The author examines his closest relationships.
The American Scholar
In 1968, the author revisits remote British Columbia, which he traveled two years earlier.
A radical new treatment for auditory hallucinations.
What happens when top universities focus on careers rather than minds.
A pre-recession essay on becoming extremely wealthy.
A speech on the value of being alone with your thoughts, delivered to the plebe class at West Point.
A flurry of interactions in a doctor's office hint to varieties of unnamed medical problems and domestic unhappiness.
"Why wasn’t the doctor coming out? I could give her a ride, but not to another state, not to Wheeling, West Virginia. Beyond the glass doors, a vacuum started loudly. Suddenly, the woman who’d drawn my blood walked quickly past us, tears streaming, mouth tight, clutching a pink piece of paper."
Afternoons with Altman and Allen.
For a year or two during the mid-1970s, living in New York, I was a moviegoer. I was in my early 20s then, working off and on, driving a cab, setting up the stage at rock shows, writing occasional pieces for The Village Voice. But there were also long empty spells. I tried to write some fiction and couldn’t, tried to read and could—but only for so long. I ended up going to the movies.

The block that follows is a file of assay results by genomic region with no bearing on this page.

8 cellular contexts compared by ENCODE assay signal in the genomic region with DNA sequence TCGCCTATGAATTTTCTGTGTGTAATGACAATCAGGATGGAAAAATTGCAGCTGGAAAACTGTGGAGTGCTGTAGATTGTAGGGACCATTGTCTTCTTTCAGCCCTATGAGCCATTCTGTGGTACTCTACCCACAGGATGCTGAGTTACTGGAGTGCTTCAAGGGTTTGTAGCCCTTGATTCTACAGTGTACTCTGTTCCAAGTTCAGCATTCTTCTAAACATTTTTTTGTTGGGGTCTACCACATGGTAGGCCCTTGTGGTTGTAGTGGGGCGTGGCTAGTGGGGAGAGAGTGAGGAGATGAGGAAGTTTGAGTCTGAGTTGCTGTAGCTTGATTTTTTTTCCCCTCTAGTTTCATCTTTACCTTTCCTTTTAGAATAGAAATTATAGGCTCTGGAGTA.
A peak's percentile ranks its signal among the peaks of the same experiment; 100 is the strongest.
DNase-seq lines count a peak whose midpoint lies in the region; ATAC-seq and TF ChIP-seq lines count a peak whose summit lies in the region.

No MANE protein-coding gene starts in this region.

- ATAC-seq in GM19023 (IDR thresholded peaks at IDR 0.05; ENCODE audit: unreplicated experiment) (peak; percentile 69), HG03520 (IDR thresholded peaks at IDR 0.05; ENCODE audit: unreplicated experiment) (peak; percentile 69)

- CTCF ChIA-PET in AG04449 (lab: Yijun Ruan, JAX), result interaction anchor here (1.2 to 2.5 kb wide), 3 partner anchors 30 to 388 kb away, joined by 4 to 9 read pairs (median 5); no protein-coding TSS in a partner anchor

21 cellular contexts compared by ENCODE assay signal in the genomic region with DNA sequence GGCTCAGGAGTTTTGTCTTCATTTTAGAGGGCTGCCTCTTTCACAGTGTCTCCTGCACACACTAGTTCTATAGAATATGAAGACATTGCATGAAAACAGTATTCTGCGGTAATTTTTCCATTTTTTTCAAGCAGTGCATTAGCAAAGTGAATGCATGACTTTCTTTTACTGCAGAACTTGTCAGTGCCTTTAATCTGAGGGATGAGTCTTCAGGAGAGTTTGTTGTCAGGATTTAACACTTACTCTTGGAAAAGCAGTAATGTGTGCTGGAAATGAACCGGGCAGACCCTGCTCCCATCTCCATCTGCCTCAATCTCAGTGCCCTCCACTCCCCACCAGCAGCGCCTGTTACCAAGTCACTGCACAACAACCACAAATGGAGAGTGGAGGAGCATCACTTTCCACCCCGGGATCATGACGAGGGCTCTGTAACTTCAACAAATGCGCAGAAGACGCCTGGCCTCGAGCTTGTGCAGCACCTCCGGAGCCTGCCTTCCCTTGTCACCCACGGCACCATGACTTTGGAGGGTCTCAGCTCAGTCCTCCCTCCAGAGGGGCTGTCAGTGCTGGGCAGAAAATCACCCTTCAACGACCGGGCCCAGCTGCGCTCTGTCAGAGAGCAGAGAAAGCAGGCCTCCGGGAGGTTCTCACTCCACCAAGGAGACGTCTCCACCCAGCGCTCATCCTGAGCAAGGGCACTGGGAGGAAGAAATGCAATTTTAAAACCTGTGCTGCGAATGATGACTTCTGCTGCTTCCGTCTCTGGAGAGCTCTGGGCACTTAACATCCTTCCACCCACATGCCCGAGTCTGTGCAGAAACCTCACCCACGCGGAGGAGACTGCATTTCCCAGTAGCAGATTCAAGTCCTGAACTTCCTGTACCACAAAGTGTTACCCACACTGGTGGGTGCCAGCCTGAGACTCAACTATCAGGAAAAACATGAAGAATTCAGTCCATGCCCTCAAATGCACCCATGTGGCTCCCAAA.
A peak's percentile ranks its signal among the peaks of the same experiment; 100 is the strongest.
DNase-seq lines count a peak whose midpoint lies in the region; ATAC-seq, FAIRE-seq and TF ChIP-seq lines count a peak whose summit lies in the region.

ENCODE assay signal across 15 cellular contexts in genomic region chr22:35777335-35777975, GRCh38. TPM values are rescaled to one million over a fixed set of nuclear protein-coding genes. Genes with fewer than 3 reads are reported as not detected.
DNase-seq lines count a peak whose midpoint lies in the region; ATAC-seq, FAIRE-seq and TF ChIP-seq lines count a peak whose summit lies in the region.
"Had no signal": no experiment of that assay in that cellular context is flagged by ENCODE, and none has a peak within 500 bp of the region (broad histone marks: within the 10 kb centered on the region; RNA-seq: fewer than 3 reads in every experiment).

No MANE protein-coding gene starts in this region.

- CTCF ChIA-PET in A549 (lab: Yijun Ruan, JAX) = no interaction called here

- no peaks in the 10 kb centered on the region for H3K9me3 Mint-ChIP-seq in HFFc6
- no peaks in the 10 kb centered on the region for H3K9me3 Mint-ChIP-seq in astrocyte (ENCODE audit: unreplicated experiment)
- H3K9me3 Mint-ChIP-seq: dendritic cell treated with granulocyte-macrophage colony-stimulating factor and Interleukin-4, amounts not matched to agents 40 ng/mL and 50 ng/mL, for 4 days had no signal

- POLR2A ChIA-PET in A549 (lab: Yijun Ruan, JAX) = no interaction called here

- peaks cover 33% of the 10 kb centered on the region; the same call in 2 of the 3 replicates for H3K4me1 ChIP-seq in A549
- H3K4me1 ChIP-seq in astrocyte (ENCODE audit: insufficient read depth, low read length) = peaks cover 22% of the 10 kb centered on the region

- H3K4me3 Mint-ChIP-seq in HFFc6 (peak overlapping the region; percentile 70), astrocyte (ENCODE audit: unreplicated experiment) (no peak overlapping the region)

On witnessing the transformation of George W. Bush over 25 years.
The strange life of Boston Corbett, the soldier who killed John Wilkes Booth in 1865.
After the 1919 Black Sox scandal, Ring Lardner, America’s first great sportswriter, walked away from the game.
The shooting death of the last wild Passenger Pigeon, atomic energy, mastodon watering holes, and other footnotes in Ohio history.
A voyage to North Sentinel island, home to one of the last entirely isolated populations on Earth.
Night raids by the “Hash Monster” and other perils facing American soldiers at a remote base in the wilderness of the Paktya Province as they attempt to turn over power to the Afghan Army.